In a time of unprecedented turbulence, and social change, little is unimpacted. Physical Education in schools is no exception. Many schools, and teachers, are critically evaluating the place and purpose of this as a compulsory experience for all pupils within the timetable.
One reason is undoubtedly the absence of the pressures of the usual school programmes, especially the requirement to prepare teams for inter-school competition. This has resulted in greater capacity for reflection and innovation. There is also a prevailing atmosphere of reconsideration: so many regular operating practices have been suspended for so long that the question arises as to whether they should be restored intact as soon as possible, or whether they may be a better way of doing things. In the parlance of the day, a re-boot becomes possible, and even desirable.
Thirdly, however, is the nagging feeling that core PE lessons might have fallen behind their more glamorous cousins in school sport, where the drive to improve coaching standards and methods has been constant. Improving the coaching of games has commanded the attention and creativity of schools for some years. Inevitably, an industry has grown up to support innovation, and a virtuous cycle of improvement emerges. This has not been reflected in developments in PE teaching.
The pandemic has started to change that. There are emerging twin awarenesses – that PE provision could be better, and that its content might be made more relevant to a Covid-world. As a result, schools are experimenting with new approaches, and establishing collaborative networks at a rate previously unknown. The skills-based approach which has dominated recent years is being exposed as inadequate and irrelevant in a world facing unique challenges. Six weeks of badminton, with a different technique focus every week, is within the comfort zone of most teachers, and tacitly accepted by inspectors, but it doesn’t seem to exploit the full potential of this subject, during a crisis which is impacting on both health and activity levels.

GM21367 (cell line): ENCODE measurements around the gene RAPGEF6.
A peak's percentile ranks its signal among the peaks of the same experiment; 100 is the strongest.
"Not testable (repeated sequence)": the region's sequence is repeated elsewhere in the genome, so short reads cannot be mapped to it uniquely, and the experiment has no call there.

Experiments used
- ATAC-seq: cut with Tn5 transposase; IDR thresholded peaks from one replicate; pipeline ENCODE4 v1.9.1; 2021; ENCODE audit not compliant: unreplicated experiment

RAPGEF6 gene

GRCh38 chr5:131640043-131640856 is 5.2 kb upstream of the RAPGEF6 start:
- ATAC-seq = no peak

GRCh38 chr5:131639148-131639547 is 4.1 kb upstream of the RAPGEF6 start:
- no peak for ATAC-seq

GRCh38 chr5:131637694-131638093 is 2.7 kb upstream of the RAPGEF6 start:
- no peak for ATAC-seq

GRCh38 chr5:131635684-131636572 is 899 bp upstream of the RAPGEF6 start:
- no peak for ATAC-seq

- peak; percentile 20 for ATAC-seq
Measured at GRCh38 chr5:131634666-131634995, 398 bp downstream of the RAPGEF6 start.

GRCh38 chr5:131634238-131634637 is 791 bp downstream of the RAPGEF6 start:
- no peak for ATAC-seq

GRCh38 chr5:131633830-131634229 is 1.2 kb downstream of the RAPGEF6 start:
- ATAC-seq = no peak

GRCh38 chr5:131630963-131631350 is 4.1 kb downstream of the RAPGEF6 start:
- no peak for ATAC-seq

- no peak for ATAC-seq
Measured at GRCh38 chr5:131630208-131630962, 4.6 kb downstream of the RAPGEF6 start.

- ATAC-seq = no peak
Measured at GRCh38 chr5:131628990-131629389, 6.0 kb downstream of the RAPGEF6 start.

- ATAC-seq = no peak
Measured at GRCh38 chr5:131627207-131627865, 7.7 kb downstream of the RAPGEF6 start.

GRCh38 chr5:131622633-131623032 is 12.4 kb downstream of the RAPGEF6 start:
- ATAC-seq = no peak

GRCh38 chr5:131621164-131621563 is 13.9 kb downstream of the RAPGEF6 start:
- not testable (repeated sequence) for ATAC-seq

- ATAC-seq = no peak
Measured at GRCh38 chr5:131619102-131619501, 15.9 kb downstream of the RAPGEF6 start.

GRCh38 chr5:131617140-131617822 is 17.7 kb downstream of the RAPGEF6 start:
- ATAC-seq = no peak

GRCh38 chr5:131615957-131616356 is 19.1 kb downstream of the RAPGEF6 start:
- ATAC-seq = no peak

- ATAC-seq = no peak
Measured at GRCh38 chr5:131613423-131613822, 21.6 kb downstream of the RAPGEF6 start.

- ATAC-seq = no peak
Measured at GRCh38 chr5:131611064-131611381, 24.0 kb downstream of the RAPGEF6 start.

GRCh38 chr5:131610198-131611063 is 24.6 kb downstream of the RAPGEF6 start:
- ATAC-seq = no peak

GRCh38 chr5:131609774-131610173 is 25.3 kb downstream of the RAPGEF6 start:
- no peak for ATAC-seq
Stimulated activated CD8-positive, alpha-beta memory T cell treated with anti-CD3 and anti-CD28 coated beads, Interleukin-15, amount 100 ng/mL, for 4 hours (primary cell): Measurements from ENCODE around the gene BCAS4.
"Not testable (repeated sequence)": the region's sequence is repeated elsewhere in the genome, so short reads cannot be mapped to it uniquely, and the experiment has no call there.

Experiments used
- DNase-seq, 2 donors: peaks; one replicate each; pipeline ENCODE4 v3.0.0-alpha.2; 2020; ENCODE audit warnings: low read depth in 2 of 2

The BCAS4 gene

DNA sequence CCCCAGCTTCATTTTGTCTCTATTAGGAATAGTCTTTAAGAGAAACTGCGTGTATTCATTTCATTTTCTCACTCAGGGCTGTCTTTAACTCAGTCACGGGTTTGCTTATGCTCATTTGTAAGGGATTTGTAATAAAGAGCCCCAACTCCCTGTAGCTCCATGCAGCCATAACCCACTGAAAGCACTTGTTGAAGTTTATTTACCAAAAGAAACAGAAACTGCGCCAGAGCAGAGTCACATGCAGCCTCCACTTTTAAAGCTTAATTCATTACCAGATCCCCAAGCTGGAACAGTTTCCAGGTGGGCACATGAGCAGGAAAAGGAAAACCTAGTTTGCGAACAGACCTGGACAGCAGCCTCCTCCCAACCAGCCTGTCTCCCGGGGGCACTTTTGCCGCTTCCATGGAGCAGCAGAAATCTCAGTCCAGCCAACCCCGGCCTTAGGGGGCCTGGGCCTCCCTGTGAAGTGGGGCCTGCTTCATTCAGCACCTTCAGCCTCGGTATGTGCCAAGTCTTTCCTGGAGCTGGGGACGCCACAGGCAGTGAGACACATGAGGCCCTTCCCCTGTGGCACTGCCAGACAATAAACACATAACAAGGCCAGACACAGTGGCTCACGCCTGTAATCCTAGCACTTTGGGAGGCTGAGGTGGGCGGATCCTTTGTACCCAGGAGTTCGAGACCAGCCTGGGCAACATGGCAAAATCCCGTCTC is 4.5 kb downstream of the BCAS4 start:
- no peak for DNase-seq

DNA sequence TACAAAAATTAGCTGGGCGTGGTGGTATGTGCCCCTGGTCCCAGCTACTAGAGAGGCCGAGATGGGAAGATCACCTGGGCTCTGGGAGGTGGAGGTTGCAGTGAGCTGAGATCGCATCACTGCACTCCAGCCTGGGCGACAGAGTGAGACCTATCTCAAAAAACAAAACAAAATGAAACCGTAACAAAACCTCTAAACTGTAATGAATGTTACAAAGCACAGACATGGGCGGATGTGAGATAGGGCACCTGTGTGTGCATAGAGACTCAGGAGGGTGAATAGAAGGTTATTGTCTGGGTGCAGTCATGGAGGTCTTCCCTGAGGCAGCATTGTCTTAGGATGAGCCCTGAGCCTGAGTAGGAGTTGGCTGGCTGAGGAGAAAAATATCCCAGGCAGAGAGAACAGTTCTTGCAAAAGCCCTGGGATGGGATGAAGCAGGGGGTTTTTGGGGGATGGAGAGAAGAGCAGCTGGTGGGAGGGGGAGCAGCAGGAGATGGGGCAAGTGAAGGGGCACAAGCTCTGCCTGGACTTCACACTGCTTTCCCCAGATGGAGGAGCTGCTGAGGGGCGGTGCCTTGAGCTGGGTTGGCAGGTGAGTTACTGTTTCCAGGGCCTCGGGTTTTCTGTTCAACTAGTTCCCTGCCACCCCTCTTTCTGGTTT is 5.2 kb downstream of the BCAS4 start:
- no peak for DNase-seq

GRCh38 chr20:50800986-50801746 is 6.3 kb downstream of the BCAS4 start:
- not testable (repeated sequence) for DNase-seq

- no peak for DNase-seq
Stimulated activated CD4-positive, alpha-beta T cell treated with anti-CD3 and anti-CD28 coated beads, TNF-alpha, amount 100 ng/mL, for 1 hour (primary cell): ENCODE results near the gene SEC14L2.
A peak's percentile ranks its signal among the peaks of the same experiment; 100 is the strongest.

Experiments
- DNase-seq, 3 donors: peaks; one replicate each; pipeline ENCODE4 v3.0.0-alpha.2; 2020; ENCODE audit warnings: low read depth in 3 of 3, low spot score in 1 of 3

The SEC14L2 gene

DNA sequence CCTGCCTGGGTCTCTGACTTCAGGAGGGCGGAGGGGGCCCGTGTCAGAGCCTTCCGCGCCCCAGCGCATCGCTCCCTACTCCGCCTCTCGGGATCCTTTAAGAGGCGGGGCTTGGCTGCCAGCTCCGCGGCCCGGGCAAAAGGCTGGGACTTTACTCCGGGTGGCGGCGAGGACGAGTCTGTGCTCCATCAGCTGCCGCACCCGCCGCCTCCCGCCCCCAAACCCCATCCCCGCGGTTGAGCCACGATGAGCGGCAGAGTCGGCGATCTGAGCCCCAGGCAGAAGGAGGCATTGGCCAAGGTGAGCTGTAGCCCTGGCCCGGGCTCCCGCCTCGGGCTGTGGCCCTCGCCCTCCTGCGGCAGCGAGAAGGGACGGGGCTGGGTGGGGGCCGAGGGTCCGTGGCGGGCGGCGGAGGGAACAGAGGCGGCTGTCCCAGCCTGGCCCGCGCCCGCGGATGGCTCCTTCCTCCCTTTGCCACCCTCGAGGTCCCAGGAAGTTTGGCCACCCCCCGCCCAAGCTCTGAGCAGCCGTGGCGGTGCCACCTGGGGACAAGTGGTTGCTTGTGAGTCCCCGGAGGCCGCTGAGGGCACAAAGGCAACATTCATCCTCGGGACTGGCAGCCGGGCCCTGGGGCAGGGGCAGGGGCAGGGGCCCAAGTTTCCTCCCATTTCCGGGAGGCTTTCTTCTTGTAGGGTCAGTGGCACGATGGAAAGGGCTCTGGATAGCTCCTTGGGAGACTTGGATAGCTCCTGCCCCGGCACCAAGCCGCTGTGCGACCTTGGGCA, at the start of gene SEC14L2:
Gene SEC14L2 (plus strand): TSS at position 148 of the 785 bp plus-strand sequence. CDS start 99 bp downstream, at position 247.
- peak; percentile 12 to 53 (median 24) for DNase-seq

So, what are the new approaches? One is certainly centred around physical literacy and fundamental movement. There is a recognition that these are the foundations of any sports skills that come later, but also that sedentary lifestyles do not establish strong movement patterns. If children are going to develop these anywhere, then school PE must be at the heart of this. Another is a focus on health and wellbeing. This surely must be the priority for programmes of the future, enabling pupils to learn the significance of active lifestyles, and providing the skills and attitudes to achieve them.
Additional innovations abound. Leadership skills, communication, mental capacities and social abilities are all subjects of exploratory programmes around the country.
There is gathering momentum, and interesting exchanges of views. However, this drive has not yet reached the tipping point that would be necessary to create an epidemic. An unintended impact of the second wave is that lasting developments to this unique subject may have time to embed themselves as – in the hackneyed expression of the day – “the new normal”